One good thing from my treatment not working is, after tomorrow I will no longer have to take my injections (which themselves have become sore) and I’ll have a tablet instead. I still have plenty of hospital appointments over the next few weeks but I am once again feeling like myself. I’m gradually getting back to being a positive Christina. There are days that I still go through different grieving emotions but I just wanted to share with people how I learned to accept my diagnosis, the ups and downs and provide an insight into living with MS.

23 comments

  1. Very powerful Chris. Wish my dad who has ms was able to articulate this the way you have years ago… we were/are just observers from the outside looking in tryin to understand…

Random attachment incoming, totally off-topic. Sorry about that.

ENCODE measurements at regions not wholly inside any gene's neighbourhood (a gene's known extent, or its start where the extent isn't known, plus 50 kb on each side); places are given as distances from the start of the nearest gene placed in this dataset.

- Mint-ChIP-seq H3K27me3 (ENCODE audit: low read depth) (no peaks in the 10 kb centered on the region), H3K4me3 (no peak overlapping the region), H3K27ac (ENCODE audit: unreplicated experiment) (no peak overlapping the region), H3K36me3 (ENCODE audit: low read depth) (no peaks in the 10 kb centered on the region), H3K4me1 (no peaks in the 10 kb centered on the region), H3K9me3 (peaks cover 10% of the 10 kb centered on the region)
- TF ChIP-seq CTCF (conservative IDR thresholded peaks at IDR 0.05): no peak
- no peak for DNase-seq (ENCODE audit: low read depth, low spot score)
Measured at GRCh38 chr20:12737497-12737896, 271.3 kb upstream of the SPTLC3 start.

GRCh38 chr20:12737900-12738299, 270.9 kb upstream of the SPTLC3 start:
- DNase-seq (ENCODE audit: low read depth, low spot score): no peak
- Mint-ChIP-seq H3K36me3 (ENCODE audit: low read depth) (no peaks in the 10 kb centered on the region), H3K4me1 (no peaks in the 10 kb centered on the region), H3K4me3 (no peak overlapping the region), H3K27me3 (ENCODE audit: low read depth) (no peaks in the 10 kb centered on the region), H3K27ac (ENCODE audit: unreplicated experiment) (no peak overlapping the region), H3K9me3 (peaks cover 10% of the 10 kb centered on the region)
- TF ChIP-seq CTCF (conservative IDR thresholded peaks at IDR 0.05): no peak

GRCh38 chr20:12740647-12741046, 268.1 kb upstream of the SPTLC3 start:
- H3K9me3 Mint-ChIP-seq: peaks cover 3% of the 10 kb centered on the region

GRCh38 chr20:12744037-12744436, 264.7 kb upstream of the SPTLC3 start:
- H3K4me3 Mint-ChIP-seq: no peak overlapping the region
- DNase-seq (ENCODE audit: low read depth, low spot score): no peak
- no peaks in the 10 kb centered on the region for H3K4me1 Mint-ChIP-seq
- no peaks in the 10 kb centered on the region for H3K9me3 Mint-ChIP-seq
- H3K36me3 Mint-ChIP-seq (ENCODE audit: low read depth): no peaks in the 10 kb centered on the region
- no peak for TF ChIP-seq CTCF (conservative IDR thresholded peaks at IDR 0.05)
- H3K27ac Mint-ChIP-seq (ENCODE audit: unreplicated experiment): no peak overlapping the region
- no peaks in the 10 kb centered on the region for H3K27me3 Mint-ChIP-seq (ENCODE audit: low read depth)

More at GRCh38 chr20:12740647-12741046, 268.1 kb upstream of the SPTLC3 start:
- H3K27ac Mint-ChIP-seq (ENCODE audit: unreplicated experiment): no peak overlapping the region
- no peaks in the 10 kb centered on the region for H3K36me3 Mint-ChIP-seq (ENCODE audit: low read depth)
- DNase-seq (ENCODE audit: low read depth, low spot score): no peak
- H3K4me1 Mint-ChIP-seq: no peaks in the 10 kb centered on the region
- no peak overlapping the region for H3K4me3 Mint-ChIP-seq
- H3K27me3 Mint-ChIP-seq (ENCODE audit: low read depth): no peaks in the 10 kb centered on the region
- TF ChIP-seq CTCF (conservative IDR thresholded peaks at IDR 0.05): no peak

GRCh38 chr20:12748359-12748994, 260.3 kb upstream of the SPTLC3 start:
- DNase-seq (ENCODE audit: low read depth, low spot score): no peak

Liked by 1 person

    1. Thank so much Donny 😊 I consider myself lucky because of all the treatments that there are for it now. Before 1995 there was no proper treatment for it so guess I’m very lucky compared to the older generation. I hope your dad Is doing well 😊

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  2. Your a beautiful human being Christina. Keep writing when you can. I have done a huge assignment on MS, and know a few people with it who are older in their 40’s/50’s both at different stages, still living the best lives. You have such a positive outlook, I know things will challenge you, but I do hope the next treatment works out for you. Your a strong woman, if someone pisses you off let them have it and take all the time you need when your feeling unwell. Your writing is amazing, Keep being you xox

    Liked by 1 person

  3. I remember when we were younger in school we’d to write essays that started with “the day in the life of a hoover” how silly that sounds now but the innocence of being young and not knowing what’s to come in life to one day have to write your own a day in the life of Christina. You’ve always been such a positive person making others smile with your quirkyness. That was a great piece you wrote I’ll continue to follow your posts X

    Liked by 1 person